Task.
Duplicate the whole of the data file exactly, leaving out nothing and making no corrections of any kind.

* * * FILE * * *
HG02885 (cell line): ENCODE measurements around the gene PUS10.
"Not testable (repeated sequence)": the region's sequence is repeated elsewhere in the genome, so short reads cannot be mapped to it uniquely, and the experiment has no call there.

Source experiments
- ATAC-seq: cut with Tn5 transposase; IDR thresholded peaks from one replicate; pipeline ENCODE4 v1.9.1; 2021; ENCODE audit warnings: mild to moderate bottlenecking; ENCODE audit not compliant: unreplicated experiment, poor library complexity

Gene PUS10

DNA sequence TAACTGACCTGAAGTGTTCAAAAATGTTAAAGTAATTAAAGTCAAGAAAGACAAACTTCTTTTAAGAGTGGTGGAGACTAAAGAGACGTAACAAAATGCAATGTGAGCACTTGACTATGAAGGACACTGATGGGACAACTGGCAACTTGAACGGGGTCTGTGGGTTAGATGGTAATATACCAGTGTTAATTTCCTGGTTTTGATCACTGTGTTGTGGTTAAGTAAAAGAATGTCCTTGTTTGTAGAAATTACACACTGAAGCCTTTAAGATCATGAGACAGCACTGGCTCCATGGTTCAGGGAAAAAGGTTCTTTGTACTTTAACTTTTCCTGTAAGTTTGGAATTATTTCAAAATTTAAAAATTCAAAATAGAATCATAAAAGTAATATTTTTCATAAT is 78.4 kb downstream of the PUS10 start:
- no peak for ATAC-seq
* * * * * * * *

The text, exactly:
HG02885 (cell line): ENCODE measurements around the gene PUS10.
"Not testable (repeated sequence)": the region's sequence is repeated elsewhere in the genome, so short reads cannot be mapped to it uniquely, and the experiment has no call there.

Source experiments
- ATAC-seq: cut with Tn5 transposase; IDR thresholded peaks from one replicate; pipeline ENCODE4 v1.9.1; 2021; ENCODE audit warnings: mild to moderate bottlenecking; ENCODE audit not compliant: unreplicated experiment, poor library complexity

Gene PUS10

DNA sequence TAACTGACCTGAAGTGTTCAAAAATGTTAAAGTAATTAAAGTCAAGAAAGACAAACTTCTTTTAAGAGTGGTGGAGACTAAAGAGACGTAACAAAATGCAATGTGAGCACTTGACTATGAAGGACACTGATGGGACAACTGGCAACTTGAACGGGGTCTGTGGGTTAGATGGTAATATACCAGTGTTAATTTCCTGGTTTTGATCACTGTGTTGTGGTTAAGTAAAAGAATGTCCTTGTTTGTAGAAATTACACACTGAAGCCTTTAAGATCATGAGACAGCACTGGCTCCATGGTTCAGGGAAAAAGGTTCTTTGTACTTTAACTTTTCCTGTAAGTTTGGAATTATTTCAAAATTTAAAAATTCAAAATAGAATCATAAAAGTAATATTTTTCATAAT is 78.4 kb downstream of the PUS10 start:
- no peak for ATAC-seq